A Crash Course In How to Pay For College

By Michelle Singletary
Sunday, November 5, 2006

During a workshop in which I was teaching preteens and teenagers how to create a budget, I asked one 16-year-old if she was planning to go to college.

"Absolutely," her mother volunteered.

And how, I asked the mother, will you pay for her college education?

"Oh, we plan on her getting scholarships," the mother responded.

What if she doesn't get any scholarships or grants? I inquired.

I got a blank stare -- like the look in the eyes of a deer that once ran into the driver's side of my van.

The mother's look told me what she later admitted -- that she didn't have a penny saved to send her daughter to college.

Many parents and their children approach the college process much like that deer running into the road. They just dart out there and hope for the best.

Given how much a college education costs, you need to plan ahead and know how to navigate the twists and turns of the financial aid process. That way, you and your child can avoid being hit with a tuition bill that can cause serious damage to your financial future.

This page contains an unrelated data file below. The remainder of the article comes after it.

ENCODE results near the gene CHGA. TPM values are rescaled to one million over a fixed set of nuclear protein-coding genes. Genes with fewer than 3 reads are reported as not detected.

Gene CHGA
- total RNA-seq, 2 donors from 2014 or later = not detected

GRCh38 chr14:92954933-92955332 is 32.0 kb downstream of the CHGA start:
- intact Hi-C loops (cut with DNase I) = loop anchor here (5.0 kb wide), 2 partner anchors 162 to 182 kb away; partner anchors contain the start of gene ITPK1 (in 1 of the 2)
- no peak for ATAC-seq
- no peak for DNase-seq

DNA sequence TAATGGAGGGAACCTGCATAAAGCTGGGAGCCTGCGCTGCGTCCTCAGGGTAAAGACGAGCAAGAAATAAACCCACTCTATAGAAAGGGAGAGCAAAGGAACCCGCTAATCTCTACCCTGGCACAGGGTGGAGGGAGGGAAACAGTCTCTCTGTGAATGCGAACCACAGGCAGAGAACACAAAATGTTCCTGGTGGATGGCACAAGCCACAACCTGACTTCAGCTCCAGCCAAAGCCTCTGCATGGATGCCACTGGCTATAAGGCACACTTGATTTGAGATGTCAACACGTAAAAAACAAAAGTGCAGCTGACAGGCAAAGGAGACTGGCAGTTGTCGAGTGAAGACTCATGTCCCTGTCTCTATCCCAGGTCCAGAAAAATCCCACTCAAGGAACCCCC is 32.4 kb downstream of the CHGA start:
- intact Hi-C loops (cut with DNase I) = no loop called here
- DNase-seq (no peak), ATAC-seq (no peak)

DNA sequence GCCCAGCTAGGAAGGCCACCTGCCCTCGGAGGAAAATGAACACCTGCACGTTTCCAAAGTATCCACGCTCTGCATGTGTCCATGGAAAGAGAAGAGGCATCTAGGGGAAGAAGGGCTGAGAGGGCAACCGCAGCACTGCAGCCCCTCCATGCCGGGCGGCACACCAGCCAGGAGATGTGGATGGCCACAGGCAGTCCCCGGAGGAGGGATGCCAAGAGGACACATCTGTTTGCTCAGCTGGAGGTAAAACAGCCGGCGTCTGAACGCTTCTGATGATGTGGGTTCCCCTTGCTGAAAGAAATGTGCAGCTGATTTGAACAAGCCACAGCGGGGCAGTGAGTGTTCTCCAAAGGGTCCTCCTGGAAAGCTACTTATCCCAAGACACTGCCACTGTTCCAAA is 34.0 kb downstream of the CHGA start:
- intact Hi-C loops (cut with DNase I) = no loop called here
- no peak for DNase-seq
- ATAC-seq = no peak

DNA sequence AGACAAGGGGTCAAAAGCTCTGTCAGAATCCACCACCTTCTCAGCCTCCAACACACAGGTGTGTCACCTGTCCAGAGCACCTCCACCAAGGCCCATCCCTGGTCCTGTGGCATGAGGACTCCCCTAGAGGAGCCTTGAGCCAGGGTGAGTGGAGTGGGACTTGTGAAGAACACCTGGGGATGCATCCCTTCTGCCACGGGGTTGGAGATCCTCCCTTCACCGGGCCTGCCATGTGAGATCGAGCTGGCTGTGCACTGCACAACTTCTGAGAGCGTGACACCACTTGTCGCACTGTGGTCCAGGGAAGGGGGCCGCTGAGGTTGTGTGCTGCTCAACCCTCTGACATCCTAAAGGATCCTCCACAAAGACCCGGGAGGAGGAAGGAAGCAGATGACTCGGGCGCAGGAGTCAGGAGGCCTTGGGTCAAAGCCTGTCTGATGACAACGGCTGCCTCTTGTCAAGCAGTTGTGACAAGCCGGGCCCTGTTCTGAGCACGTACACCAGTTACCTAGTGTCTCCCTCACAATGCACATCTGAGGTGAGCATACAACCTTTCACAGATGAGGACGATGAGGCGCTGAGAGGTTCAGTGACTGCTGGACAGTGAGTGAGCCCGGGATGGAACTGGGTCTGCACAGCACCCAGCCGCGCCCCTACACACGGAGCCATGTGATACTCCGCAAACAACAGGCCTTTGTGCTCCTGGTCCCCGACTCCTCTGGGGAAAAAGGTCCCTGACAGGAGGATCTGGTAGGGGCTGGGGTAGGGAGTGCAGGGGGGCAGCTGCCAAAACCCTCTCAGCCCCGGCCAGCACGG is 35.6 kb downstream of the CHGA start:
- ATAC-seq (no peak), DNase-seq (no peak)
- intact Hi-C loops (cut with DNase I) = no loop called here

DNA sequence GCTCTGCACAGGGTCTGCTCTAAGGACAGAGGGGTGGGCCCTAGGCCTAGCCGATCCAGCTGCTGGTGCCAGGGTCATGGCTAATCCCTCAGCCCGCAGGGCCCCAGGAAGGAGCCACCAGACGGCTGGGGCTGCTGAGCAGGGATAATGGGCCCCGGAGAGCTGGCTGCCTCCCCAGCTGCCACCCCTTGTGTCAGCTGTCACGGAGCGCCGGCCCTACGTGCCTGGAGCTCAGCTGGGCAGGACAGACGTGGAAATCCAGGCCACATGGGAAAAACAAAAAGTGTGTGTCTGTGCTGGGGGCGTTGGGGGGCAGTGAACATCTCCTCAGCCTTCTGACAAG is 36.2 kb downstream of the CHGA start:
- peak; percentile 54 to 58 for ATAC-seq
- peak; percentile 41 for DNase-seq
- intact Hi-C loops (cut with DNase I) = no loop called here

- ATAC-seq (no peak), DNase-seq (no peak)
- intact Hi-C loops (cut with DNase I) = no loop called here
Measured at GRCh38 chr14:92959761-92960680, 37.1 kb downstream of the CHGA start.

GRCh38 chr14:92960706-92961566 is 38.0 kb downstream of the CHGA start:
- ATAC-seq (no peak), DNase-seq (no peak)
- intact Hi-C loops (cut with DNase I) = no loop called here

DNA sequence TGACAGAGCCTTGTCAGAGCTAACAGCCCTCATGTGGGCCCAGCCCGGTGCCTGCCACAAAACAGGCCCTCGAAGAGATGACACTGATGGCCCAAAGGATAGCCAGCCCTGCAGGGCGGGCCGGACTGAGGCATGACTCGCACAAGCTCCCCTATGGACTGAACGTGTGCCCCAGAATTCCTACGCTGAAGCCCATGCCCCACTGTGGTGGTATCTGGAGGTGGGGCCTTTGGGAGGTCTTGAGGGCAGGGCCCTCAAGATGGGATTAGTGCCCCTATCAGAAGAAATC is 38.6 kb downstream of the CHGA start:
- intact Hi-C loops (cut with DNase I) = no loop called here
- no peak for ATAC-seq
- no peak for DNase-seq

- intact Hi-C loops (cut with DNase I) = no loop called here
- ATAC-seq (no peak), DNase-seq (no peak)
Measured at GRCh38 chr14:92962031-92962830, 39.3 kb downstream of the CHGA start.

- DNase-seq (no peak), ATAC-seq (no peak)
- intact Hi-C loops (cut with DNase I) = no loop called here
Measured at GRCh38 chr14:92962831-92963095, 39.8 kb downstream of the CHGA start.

To help you get started, for the next few months I will be recommending several guides to read for the Color of Money Book Club.

This month I've chosen two books. The first is "FastWeb College Gold: The Step-by-Step Guide to Paying for College," by Mark Kantrowitz with Doug Hardy (Collins, $21.95). Kantrowitz is a financial aid expert and publisher of FinAid Page LLC ( http://www.finaid.org/ ). Hardy is general manager and editor-in-chief of Monster Careers ( http://www.monstercareers.com/ ). (By the way, http://www.fastweb.com/ is one of the leading sites for information about scholarships.)

The second book is the 2007 edition of "Paying for College Without Going Broke" by Kalman A. Chany with Geoff Martz (Random House and Princeton Review, $20). Chany is founder and president of New York-based Campus Consultants Inc.

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